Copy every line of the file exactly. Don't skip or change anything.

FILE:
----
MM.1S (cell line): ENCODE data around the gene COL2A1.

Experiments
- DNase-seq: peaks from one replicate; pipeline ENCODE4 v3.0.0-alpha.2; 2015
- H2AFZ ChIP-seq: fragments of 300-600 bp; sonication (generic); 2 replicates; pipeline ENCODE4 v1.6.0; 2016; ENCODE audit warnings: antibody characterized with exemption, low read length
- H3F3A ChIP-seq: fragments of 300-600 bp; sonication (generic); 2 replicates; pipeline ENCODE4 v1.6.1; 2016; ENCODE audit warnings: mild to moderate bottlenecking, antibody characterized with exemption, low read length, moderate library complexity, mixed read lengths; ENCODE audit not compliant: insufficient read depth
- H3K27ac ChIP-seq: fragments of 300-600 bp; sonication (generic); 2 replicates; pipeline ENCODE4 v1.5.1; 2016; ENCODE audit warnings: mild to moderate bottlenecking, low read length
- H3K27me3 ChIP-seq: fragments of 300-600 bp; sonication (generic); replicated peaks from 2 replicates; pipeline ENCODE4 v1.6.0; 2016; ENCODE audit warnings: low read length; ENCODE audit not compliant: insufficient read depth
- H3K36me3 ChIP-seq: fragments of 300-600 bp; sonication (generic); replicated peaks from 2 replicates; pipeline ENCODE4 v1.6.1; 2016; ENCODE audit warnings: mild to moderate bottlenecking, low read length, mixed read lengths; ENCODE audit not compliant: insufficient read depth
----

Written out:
MM.1S (cell line): ENCODE data around the gene COL2A1.

Experiments
- DNase-seq: peaks from one replicate; pipeline ENCODE4 v3.0.0-alpha.2; 2015
- H2AFZ ChIP-seq: fragments of 300-600 bp; sonication (generic); 2 replicates; pipeline ENCODE4 v1.6.0; 2016; ENCODE audit warnings: antibody characterized with exemption, low read length
- H3F3A ChIP-seq: fragments of 300-600 bp; sonication (generic); 2 replicates; pipeline ENCODE4 v1.6.1; 2016; ENCODE audit warnings: mild to moderate bottlenecking, antibody characterized with exemption, low read length, moderate library complexity, mixed read lengths; ENCODE audit not compliant: insufficient read depth
- H3K27ac ChIP-seq: fragments of 300-600 bp; sonication (generic); 2 replicates; pipeline ENCODE4 v1.5.1; 2016; ENCODE audit warnings: mild to moderate bottlenecking, low read length
- H3K27me3 ChIP-seq: fragments of 300-600 bp; sonication (generic); replicated peaks from 2 replicates; pipeline ENCODE4 v1.6.0; 2016; ENCODE audit warnings: low read length; ENCODE audit not compliant: insufficient read depth
- H3K36me3 ChIP-seq: fragments of 300-600 bp; sonication (generic); replicated peaks from 2 replicates; pipeline ENCODE4 v1.6.1; 2016; ENCODE audit warnings: mild to moderate bottlenecking, low read length, mixed read lengths; ENCODE audit not compliant: insufficient read depth